The symposium was kicked off by Rodney Stark, who has published hundreds of articles and dozens of books, including "The Rise of Christianity" and "The Churching of America" (with Roger Finke). Stark focused on the health of religion around the world. He argued that not only is the world not less religious, but in many ways it is much more intensely religious than it ever has been before. This, in fact, is the topic of his forthcoming book, "The Triumph of Faith: Why the World is More Religious than Ever," which will be published in November). His 38 minute talk appears below:
Stark was followed by Philip Jenkins, a prolific writer whose books include "The Next Christendom," "God's Continent," and "The Lost History of Christianity." He discussed the current state of religion in Europe, which is often held up as the "poster-child" of secularization. He noted that while Europe is anything but devout, he believes that secularization is self-limiting (a point made by Rod Stark several years ago with his co-author Bill Bainbridge in "The Future of Religion") and that religion continues to thrive in some areas. His talk (31 minutes) appears below:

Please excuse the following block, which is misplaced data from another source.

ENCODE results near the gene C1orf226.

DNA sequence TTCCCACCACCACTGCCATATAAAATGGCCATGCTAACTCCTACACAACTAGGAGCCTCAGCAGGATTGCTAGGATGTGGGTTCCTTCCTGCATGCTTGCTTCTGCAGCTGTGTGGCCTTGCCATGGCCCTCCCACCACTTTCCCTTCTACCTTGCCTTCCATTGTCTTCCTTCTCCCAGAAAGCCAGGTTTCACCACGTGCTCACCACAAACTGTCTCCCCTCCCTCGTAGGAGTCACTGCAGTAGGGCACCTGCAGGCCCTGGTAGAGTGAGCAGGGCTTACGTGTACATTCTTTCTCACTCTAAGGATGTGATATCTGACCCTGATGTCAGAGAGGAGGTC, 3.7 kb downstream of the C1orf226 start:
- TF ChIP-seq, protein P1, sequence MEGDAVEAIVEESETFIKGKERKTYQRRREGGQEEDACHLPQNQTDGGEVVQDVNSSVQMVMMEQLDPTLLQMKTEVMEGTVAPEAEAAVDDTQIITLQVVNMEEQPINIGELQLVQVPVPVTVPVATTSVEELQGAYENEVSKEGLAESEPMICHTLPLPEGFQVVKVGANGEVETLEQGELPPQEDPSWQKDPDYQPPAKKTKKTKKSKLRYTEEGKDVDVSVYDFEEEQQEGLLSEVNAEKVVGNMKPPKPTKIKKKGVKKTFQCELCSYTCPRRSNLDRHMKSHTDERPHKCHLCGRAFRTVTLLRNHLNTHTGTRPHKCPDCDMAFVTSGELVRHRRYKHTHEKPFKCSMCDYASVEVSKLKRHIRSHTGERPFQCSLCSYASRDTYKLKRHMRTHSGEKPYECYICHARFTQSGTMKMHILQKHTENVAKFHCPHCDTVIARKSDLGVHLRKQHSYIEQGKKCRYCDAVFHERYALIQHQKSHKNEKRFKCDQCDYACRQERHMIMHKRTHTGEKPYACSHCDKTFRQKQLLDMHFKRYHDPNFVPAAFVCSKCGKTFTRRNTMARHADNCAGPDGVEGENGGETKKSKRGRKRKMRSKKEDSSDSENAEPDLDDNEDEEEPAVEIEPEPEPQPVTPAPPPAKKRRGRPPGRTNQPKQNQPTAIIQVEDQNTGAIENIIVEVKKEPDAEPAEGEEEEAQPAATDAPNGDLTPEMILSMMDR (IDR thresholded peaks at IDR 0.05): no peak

Jeff Levin followed Jenkins. As noted above, Levin is an epidemiologist. He studies the interaction of religion and health and has published several articles and books on this topic, such as "God, Faith, and Health." That is also the topic of his address, which appears below.
Next, came Byron Johnson, a sociologist who specializes in the religion, crime, and deviance. He is probably best known for his book, "More God, Less Crime." That is not what he focused on here, though. Instead, he explored the current state of religion in America:
J. Gordon Melton was the symposium's final speaker. As Johnson's introduction of him suggests, Melton possesses an almost encyclopedic knowledge of religion in America and the world. In fact, one of his best known works is his, "The Encyclopedia of American Religions." In this talk, he explores the growth of atheism around the world and in the United States.